SC20222 - Banks v. Commissioner of Correction (Long-standing interpretation of state’s kidnapping statutes; charge of kidnapping in conjunction with underlying crime; instructions to jury. Salamon error; Brecht v. Abrahamson, (new trial is mandated if instructional error ‘‘had [a] substantial and injurious effect or influence in determining the jury’s verdict’’ (internal quotation marks omitted)); Neder v. United States, (new trial is required unless it is ‘‘clear beyond a reasonable doubt that a rational jury would have found the defendant guilty absent the [instructional] error’’; “Second, did the habeas court in the present case, in denying the habeas petition of the petitioner, Mark Banks, and ruling in favor of the respondent, the Commissioner of Correction, correctly conclude, as a matter of law, that a Salamon error is harmless when a perpetrator forcibly removes his victims from the scene of a robbery after having taken their property and then restrains them in order to facilitate his escape? …We further conclude that the habeas court correctly determined that the trial court’s failure to instruct the petitioner’s jury in accordance with Salamon was harmless. According, we reverse the judgment of the Appellate Court.”)

SC20223 - Bell v. Commissioner of Correction (Long-standing interpretation of state’s kidnapping statutes; charge of kidnapping in conjunction with underlying crime; instructions to jury. Salamon error; Brecht v. Abrahamson, (new trial is mandated if instructional error ‘‘had [a] substantial and injurious effect or influence in determining the jury’s verdict’’ (internal quotation marks omitted)); Neder v. United States, (new trial is required unless it is ‘‘clear beyond a reasonable doubt that a rational jury would have found the defendant guilty absent the [instructional] error’’; “Second, when, as in Banks, it is clear that a perpetrator moved and restrained his victims, after having robbed them, for the purpose of escaping unobstructed and undetected from the crime scene, a habeas court may conclude as a matter of law that the lack of a Salamon instruction was harmless error. See Banks v. Commissioner of Correction, supra,. As we explain more fully hereinafter, in the present case, unlike in Banks; see id.,; it is not clear that the petitioner, Leon Bell, forcibly moved and restrained his victims after having taken property in their possession. For that reason, we can have no fair assurance that the Salamon error did not have a substantial and injurious effect or influence in determining the jury’s verdict. Put differently, following a thorough, de novo review of the record, we cannot be confident that a properly instructed jury would have found the defendant guilty beyond a reasonable doubt. See id.,. Accordingly, we affirm the judgment of the Appellate Court, which reversed the judgment of the habeas court denying Bell’s habeas petition and ordered a new trial on the kidnapping charges. Bell v. Commissioner of Correction, 184 Conn. App. 150, 173, 194 A.3d 809 (2018).”)


Habeas Appellate Court Opinions

   by Zigadto, Janet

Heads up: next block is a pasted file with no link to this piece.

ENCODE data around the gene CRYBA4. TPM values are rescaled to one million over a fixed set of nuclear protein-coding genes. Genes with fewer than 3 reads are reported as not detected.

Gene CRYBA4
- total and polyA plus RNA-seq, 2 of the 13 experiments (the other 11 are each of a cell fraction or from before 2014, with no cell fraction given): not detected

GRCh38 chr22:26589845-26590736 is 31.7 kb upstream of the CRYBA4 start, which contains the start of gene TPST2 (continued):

https://jud.ct.gov/lawlib/LawLibNews/Posts/Post.aspx?Id=4432

AC43396 - Kobza v. Commissioner of Correction ("The petitioner . . . appeals following the habeas court's denial of his petition for certification to appeal from the judgment of dismissal rendered by the court with respect to his petition for a writ of habeas corpus. The petitioner claims that the habeas court (1) abused its discretion in denying his petition for certification to appeal and (2) erred by dismissing his habeas petition, sua sponte, pursuant to Practice Book § 23-29. For the reasons set forth herein, we conclude that the habeas court abused its discretion in denying the petition for certification to appeal. We further conclude that the habeas court erred in its sua sponte dismissal of the habeas petition. Accordingly, we reverse the judgment of the habeas court and remand the case for further proceedings according to law.")

AC42970 - Rice v. Commissioner of Correction ("The petitioner . . . appeals from the denial of his petition for certification to appeal from the judgment of the habeas court dismissing his petition for a writ of habeas corpus as untimely under General Statutes § 52-470 (d) and (e). On appeal, the petitioner claims that the habeas court improperly determined that, pursuant to § 52-470 (e), the petitioner had not established good cause to overcome the presumption of unreasonable delay for the filing of his untimely habeas petition. We disagree and accordingly dismiss the appeal.")

AC43041 - Robinson v. Commissioner of Correction ("The petitioner . . . appeals, following the granting of his petition for certification to appeal, from the judgment of the habeas court denying both counts of his petition for a writ of habeas corpus. On appeal, the petitioner claims that the court improperly (1) determined that the state did not violate his rights to due process and a fair trial by failing to disclose material, exculpatory evidence at his criminal trial and (2) denied his claim of ineffective assistance by the habeas counsel who represented him with respect to a prior habeas petition. We affirm the judgment of the habeas court.")


Habeas Appellate Court Opinion

   by Townsend, Karen

 https://jud.ct.gov/lawlib/LawLibNews/Posts/Post.aspx?Id=4418